Your ratings are just as important as the driver’s: if you perennially are rated low by drivers — especially on Uber — you may be banned from the platform. Just be respectful and communicative, and the trip will go great.
Winner: Uber (for better control of your ride experience)
Services and rates
Now we’ll get into the varied services offered by Uber and Lyft, and the standard pricing structure for each app.
Uber has a broader range of services (vehicle types). Here’s how they work:
|UberPool||Up to two share an Uber with others heading in the same direction. (cheapest option).|
|UberX||Book an everyday car with seating for four.|
|UberXL||Book an everyday vehicle with seating for six.|
|UberSelect||Book a more premium vehicle with seating for four (cheaper than UberBlack).|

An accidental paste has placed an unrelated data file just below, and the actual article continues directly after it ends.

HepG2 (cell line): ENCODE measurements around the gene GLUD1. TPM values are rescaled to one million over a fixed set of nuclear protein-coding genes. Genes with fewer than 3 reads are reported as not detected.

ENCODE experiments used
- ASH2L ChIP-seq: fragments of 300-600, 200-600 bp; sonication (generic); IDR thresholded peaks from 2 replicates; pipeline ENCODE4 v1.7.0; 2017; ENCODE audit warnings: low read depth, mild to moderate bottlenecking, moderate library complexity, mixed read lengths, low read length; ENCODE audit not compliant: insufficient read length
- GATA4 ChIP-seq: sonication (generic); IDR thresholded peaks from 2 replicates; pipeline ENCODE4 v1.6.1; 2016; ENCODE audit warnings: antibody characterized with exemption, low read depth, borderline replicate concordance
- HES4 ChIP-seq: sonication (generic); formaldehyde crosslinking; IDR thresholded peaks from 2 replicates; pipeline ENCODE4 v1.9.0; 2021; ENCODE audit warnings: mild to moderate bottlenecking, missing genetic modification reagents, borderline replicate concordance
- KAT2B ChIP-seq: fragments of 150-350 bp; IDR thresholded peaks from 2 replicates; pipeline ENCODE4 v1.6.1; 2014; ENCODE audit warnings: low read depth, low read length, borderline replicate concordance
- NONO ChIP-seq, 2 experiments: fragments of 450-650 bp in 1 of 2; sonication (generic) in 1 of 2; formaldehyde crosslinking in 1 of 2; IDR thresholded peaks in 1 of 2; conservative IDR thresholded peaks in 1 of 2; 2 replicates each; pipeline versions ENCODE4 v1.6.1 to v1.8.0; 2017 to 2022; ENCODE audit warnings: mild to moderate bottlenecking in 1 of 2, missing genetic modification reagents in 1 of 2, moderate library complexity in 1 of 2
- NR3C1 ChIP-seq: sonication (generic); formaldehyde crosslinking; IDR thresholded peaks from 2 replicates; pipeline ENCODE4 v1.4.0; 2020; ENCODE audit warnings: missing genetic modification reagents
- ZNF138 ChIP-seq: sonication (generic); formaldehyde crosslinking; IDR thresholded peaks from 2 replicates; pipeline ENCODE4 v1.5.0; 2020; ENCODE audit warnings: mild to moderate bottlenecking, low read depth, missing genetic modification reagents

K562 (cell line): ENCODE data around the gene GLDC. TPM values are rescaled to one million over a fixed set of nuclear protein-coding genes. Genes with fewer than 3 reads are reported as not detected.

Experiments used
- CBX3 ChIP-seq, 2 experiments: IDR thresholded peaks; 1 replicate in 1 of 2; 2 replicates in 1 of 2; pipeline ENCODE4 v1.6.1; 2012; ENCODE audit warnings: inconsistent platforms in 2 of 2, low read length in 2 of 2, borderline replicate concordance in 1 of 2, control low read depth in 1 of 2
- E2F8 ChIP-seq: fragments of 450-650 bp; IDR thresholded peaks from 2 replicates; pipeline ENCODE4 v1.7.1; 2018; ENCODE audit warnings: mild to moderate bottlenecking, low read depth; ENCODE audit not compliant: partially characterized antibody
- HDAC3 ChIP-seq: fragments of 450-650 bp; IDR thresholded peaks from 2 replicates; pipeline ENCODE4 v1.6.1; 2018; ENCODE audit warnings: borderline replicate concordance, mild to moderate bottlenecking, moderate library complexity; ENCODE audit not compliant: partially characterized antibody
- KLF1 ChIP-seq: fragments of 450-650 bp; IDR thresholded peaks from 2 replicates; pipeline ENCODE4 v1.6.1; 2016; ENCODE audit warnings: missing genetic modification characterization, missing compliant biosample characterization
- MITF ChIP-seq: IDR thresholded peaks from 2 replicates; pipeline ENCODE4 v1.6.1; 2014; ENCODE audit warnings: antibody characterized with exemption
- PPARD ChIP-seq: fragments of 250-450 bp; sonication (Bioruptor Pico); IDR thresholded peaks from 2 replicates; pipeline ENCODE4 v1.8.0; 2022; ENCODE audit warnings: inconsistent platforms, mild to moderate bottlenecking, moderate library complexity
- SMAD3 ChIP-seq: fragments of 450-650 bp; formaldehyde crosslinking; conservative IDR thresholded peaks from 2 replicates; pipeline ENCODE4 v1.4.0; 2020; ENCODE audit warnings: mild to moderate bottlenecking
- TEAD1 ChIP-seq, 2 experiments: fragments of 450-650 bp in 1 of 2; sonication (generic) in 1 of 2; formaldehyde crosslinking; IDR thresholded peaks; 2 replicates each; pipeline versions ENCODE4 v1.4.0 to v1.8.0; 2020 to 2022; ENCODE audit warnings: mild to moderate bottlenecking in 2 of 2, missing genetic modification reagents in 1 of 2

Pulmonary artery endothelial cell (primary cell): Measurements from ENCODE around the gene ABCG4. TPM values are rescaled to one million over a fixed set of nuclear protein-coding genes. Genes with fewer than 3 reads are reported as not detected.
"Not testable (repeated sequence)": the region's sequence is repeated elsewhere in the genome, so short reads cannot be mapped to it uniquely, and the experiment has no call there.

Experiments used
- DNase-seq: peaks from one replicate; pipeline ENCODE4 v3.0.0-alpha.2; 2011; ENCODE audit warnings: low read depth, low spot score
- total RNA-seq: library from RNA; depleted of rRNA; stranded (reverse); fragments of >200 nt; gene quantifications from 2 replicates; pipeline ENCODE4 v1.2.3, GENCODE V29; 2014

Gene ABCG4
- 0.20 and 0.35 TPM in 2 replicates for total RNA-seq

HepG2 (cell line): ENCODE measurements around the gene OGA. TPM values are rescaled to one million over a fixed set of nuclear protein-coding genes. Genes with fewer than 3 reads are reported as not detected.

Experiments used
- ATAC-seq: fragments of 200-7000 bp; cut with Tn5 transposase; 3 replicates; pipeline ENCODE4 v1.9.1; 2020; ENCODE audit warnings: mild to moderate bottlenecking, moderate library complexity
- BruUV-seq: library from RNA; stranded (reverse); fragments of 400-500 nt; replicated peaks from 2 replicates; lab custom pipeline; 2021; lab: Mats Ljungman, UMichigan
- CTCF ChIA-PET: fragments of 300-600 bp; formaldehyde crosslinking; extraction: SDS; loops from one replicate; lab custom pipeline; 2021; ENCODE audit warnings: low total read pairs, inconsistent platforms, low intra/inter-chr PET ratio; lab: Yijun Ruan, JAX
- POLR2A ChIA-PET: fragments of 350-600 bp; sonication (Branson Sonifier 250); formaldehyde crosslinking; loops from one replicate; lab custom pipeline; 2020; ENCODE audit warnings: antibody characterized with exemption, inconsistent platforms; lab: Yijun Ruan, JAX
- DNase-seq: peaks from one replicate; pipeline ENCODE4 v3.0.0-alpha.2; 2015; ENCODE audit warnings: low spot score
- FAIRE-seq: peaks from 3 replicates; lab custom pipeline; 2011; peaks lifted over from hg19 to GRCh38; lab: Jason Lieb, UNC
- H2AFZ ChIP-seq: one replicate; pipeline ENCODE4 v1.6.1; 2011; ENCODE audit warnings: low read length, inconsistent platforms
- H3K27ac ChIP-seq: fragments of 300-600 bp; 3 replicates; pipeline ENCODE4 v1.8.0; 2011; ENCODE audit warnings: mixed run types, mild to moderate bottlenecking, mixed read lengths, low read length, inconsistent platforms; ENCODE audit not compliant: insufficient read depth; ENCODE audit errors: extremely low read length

|UberBlack||Uber’s original service composed of black livery vehicles that seat four.|
|UberBlack SUV||Book a premium SUV with seating for six.|
|Uber Lux||Uber’s luxury car service with professional livery drivers.|
Lyft has a comparatively streamlined service:
|Lyft Shared||Up to two share a Lyft with others heading in the same direction. (cheapest option).|
|Lyft||Book an everyday car with seating for four.|
|Lyft XL||Book an everyday vehicle with seating for six.|
|Lyft Lux||Book a more premium vehicle with seating for four.|
|Lyft Black||The most luxurious ride choice pairs black cars and SUVs with highly rated drivers.|
Using Los Angeles as a sample market, here’s how the fee structure for a basic ride with UberX and Lyft compares as of June 2019:
|Cost per minute||$0.28|
|Cost per mile||$0.80|